Semen Protects HIV from Microbicide Attack
They were thought to have great promise in the fight to stop the spread of AIDS. Indeed, vaginal microbicides did a fine job killing HIV in the lab. But they failed to work in clinical trials.
Now, researchers think they have identified the culprit: semen.
In previous studies, scientists had looked at the HIV virus on cells protected by microbicides. But the latest tests evaluated microbicides in the more real-world situation where semen is present. And semen stopped the microbicides from working. Probably because semen contains protein fragments that help HIV to attach to cell surfaces and infect cells.
The research is in the journal Science Translational Medicine. [Onofrio Zirafi et al, Semen enhances HIV infectivity and impairs the antiviral efficacy of microbicides]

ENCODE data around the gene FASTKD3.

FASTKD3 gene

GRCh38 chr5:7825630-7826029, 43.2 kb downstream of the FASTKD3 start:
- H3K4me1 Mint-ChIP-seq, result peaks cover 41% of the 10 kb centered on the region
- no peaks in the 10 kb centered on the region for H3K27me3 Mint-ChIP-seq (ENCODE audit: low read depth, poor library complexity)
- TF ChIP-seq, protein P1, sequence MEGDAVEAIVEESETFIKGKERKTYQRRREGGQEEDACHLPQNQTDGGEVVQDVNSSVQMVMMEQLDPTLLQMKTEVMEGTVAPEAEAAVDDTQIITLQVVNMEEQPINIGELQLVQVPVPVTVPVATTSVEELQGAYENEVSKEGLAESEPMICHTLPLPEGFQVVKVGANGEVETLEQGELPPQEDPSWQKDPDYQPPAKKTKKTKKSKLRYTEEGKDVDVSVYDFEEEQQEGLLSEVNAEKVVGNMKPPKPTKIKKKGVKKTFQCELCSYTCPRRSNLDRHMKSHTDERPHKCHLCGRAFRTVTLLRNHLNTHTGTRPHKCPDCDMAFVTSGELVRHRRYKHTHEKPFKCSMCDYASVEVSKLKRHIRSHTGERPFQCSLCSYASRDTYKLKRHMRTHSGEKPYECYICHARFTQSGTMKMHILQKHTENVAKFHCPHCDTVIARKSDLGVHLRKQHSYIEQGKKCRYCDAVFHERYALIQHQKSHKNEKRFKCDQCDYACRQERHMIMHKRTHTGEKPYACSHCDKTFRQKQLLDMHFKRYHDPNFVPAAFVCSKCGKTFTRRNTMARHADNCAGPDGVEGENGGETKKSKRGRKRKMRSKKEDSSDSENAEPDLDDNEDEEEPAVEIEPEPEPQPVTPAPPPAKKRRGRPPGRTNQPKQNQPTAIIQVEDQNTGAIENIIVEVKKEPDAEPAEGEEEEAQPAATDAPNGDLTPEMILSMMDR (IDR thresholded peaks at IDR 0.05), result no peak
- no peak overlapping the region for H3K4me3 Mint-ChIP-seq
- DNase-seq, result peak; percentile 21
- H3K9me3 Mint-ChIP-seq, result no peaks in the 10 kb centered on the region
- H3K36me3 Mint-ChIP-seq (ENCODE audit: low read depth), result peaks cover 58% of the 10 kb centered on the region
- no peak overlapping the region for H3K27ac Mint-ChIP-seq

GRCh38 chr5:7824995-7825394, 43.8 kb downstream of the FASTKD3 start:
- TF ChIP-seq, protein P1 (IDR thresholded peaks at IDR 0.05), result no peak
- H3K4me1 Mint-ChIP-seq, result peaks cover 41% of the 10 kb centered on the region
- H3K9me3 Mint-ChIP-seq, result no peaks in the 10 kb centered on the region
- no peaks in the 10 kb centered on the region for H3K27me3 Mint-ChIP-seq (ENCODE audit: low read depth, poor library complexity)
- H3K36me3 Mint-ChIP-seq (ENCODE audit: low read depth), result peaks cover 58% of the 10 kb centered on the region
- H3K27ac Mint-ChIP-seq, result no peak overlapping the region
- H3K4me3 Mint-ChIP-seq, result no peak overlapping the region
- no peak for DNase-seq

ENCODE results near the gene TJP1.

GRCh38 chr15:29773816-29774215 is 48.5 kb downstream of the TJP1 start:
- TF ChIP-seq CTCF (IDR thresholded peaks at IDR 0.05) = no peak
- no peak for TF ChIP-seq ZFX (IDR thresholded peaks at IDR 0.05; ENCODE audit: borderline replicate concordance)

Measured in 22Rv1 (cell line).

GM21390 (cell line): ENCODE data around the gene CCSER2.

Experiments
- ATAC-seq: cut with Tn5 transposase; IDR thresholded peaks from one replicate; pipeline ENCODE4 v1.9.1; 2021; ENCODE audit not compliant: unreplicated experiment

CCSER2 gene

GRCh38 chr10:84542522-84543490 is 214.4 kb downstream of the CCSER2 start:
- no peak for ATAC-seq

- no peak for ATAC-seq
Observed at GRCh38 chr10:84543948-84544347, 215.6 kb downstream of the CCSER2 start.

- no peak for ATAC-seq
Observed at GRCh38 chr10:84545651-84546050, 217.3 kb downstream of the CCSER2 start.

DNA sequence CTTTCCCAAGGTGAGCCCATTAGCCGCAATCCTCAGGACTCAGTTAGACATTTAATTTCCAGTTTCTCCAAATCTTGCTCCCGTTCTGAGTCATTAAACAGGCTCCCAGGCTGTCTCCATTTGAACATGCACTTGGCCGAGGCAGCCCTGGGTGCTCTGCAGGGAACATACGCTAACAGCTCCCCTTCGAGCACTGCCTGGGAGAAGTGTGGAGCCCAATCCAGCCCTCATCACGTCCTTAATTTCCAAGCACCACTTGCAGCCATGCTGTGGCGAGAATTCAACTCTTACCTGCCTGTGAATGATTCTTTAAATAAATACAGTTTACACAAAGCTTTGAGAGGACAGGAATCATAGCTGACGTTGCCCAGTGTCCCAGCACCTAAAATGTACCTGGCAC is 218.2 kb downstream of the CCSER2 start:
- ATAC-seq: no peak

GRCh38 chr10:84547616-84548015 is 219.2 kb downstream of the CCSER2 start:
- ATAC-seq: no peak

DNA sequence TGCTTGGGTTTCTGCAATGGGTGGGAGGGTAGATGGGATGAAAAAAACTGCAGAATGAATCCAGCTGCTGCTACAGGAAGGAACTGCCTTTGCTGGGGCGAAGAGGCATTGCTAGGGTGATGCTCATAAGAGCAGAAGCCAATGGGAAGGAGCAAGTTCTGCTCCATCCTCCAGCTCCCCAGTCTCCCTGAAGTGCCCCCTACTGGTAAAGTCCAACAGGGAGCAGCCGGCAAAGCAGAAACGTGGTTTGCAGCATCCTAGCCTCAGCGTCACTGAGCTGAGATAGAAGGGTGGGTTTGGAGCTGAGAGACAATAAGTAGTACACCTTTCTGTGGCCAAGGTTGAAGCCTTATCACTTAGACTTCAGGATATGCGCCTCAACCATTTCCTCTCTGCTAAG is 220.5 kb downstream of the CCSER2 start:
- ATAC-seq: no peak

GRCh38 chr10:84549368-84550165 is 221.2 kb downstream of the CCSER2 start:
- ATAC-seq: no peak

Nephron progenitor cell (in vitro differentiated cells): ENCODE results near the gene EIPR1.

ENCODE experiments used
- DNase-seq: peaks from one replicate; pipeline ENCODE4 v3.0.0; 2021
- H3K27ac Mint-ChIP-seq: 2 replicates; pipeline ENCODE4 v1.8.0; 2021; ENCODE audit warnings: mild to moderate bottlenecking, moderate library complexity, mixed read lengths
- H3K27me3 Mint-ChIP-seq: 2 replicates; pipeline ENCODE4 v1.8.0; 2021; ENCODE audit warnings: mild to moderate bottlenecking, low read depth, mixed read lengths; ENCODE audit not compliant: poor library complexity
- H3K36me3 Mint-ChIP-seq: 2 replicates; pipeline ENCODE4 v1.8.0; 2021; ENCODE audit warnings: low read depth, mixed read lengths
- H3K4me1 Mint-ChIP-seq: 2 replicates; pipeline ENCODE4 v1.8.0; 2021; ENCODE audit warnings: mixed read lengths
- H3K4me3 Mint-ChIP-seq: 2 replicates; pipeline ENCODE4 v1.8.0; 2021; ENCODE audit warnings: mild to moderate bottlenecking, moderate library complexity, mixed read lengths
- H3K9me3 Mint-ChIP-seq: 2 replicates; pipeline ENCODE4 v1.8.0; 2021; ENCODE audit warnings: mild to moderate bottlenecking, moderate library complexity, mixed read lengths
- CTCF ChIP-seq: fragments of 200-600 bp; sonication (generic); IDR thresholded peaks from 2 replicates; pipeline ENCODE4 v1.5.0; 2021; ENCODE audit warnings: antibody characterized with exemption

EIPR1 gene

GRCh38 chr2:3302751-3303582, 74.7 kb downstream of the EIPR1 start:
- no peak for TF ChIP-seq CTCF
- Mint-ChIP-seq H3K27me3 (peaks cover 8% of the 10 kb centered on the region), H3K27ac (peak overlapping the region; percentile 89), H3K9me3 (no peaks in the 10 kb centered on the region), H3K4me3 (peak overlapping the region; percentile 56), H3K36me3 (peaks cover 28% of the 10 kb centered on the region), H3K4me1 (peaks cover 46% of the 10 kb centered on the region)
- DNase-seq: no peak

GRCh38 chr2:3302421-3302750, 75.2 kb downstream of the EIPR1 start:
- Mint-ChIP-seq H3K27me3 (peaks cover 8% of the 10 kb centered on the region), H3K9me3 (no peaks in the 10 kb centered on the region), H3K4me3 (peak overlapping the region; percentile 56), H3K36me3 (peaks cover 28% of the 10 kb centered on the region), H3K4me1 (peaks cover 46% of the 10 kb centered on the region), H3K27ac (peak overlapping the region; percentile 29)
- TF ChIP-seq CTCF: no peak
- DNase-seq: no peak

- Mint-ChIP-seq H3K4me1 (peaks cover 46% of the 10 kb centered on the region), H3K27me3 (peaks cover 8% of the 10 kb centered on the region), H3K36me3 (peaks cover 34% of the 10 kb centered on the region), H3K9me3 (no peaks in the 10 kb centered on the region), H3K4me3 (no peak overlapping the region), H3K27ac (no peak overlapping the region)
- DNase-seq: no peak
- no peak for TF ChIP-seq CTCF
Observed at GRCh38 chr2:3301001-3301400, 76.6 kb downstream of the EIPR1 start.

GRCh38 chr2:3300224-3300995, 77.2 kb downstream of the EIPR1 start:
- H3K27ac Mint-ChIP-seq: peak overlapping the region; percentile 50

There’s good news, though—a drug not currently used as a microbicide did seem to offer protection. It’s an antiretroviral called Maraviroc. Conventional microbicides target the virus itself. But Maraviroc binds to receptors on host cells. That action forms a barrier that prevents the HIV from attaching to the cell. Maraviroc is currently approved as an HIV drug, and is being considered as a microbicide to try to stop infection in the first place.
The research is a reminder that, in drug testing, context is crucial.